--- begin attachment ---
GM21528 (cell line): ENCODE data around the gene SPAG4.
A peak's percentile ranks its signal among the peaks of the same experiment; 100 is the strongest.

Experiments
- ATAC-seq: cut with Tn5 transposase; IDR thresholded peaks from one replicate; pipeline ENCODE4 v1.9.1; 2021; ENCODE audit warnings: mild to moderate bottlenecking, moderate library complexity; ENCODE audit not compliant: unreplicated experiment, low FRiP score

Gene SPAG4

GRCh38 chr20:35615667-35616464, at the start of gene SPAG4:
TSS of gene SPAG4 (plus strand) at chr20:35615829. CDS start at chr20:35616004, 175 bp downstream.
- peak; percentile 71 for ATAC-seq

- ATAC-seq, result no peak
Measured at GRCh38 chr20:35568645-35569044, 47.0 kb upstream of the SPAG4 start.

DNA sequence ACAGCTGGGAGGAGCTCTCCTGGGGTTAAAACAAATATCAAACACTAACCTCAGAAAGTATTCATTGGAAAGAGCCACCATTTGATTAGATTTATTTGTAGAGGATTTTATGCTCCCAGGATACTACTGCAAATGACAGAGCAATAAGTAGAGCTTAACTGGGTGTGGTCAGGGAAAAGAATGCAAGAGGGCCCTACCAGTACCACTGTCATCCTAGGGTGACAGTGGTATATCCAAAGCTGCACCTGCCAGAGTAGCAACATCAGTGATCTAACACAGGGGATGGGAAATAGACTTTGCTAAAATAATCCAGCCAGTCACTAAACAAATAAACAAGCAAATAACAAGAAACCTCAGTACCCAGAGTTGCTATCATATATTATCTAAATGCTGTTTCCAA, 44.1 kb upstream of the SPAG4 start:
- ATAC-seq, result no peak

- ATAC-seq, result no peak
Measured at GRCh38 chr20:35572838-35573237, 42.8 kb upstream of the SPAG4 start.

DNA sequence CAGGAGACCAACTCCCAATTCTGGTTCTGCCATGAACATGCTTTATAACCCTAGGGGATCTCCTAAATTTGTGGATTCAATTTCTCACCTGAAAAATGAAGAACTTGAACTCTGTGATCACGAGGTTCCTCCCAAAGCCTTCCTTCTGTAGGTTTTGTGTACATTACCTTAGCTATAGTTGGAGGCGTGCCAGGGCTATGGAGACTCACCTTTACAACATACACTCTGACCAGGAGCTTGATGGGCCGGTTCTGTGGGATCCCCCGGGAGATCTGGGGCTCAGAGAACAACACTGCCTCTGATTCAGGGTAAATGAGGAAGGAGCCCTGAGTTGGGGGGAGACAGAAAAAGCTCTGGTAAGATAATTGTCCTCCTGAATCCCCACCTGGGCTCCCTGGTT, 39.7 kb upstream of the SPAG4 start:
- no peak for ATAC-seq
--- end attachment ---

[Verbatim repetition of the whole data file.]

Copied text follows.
GM21528 (cell line): ENCODE data around the gene SPAG4.
A peak's percentile ranks its signal among the peaks of the same experiment; 100 is the strongest.

Experiments
- ATAC-seq: cut with Tn5 transposase; IDR thresholded peaks from one replicate; pipeline ENCODE4 v1.9.1; 2021; ENCODE audit warnings: mild to moderate bottlenecking, moderate library complexity; ENCODE audit not compliant: unreplicated experiment, low FRiP score

Gene SPAG4

GRCh38 chr20:35615667-35616464, at the start of gene SPAG4:
TSS of gene SPAG4 (plus strand) at chr20:35615829. CDS start at chr20:35616004, 175 bp downstream.
- peak; percentile 71 for ATAC-seq

- ATAC-seq, result no peak
Measured at GRCh38 chr20:35568645-35569044, 47.0 kb upstream of the SPAG4 start.

DNA sequence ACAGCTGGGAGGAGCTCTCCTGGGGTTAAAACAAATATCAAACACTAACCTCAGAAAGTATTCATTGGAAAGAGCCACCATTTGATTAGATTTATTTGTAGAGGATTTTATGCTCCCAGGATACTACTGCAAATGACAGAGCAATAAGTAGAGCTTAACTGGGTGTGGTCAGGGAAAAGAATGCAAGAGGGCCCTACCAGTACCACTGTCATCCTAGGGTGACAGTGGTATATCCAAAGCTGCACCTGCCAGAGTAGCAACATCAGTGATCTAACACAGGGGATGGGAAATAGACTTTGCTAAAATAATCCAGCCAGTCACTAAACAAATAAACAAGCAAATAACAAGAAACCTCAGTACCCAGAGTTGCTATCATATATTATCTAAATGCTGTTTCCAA, 44.1 kb upstream of the SPAG4 start:
- ATAC-seq, result no peak

- ATAC-seq, result no peak
Measured at GRCh38 chr20:35572838-35573237, 42.8 kb upstream of the SPAG4 start.

DNA sequence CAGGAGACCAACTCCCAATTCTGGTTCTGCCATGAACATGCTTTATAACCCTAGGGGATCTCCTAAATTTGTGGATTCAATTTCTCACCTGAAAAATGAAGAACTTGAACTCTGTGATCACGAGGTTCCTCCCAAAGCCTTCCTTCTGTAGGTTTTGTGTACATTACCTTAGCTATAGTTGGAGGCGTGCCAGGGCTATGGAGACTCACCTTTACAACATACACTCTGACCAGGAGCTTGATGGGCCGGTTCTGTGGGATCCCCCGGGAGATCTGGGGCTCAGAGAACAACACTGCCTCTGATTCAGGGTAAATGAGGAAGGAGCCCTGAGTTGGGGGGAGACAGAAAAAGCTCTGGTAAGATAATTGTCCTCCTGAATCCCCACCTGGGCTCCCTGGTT, 39.7 kb upstream of the SPAG4 start:
- no peak for ATAC-seq